Embracing the Summer Hat

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As much a part of summer as cocktails on the lawn, afternoon walks in the shade of the trees and sandy slumbers on the shore, the summer hat is an object of reassuring majesty. For what is chiefly a season of disrobing; a period in which we dress sparingly to preserve comfort, the hat can be an accessory of practical elegance. When the sun beats down brutally, and there are few moments of respite from such oppressive heat, the hat is by far the best thing to wear. Sun umbrellas, though certainly elegant and fit for a lady, are not the sort of thing for the beau boulevardier; they are apparatus, awkward and contrived. The only serious thing to guard against sunstroke, sunburn and unattractive squinting is a good hat with a generous brim.

Though hats are certainly much more popular in the summer months, undoubtedly for the reasons I have advanced, they are still rarely seen. For some, there is an uncomfortable stigma to wearing a proper hat; it is an event, a special occurrence: “Should I wear the new panama today? It’s a bit showy”; “Don’t wear your hat; we’re only going to my mother’s.” This sense of preservation and ceremony only really serves to keep the poor old hat, and please excuse the droll pun, in the shade. Hat wearers are almost seen as eccentrics; as though the wisdom in donning one has long been exposed as superstition and antiquated irrationality. The remarkable thing about a hat such as a summer Borsalino is how much more grace and finish it provides to the wearer. It’s the coronet to the robes of glory; and a sensible summer essential.

I think the question of ‘which hat?’ is a tricky one. For one thing, hats can look magnificent on the shelf, and indeed on others, but they can look utterly wrong when you perch them on top of your own head. The reason for this is that hats are very distinctive; the way they appeal to you in form and shape, objectively, might not be concurrent with the effect you eventually produce. Therefore, it is important to try a good many hats on – for sizing and styling reasons. One man might have a romantic notion of owning a panama of a certain shape, but he might find that another shape or style suits him much better. I too have experienced disappointment with a style of hat that has appealed to me from the pages of a book or the perfectly formed window displays. It is very difficult to look good in all styles of hat, so it is best to accept your fortune when you find it; wider brims are better for those with wider faces and narrower brims, like pork pie hats, generally, look better with slimmer faces. Similarly, wide brim hats worn by those with narrow faces and shoulders tend to look a little odd, drowning the man and making him look rather juvenile and green.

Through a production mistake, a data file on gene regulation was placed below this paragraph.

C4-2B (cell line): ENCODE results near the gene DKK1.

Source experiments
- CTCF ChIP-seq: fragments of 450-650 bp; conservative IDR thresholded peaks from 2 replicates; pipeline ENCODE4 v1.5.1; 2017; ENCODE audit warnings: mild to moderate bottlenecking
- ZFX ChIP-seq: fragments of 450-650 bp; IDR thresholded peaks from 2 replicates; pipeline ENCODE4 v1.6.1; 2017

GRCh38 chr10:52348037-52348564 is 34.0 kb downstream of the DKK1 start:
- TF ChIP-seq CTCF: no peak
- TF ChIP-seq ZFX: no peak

Another important consideration is that, though Borsalino, Christys and Lock & Co make fabulous hats of outstanding quality, stylish and well-made hats can be picked up in less intimidating emporia. And if you discover a hat with a glorious shape and an excellent fit, do not despair if the band is of poor quality or unappealing; haberdashery stores sell good quality grosgrain ribbon and silk that can be fashioned into smart bands for hats very easily and inexpensively by a local tailor.


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Winston Chesterfield is an amateur composer, fashion blogger, trained lawyer and style aficionado. He lives in Westminster, London and blogs at www.levraiwinston.com.

Comments

  1. Nicola Linza says:

    Winston,
    I knew from the title alone in my RSS feed that you wrote this piece. What a great read. I like hats very much myself yet rarely wear them. That stated, you did nail a critical aspect of any hat, that is ‘outstanding quality.’ I might add that the old illustration you placed is very appropriate of the proper ‘look’ while wearing a hat. More often few men today are able to wear hats well, but I think you do, as I do, very well. Regards,
    Nicola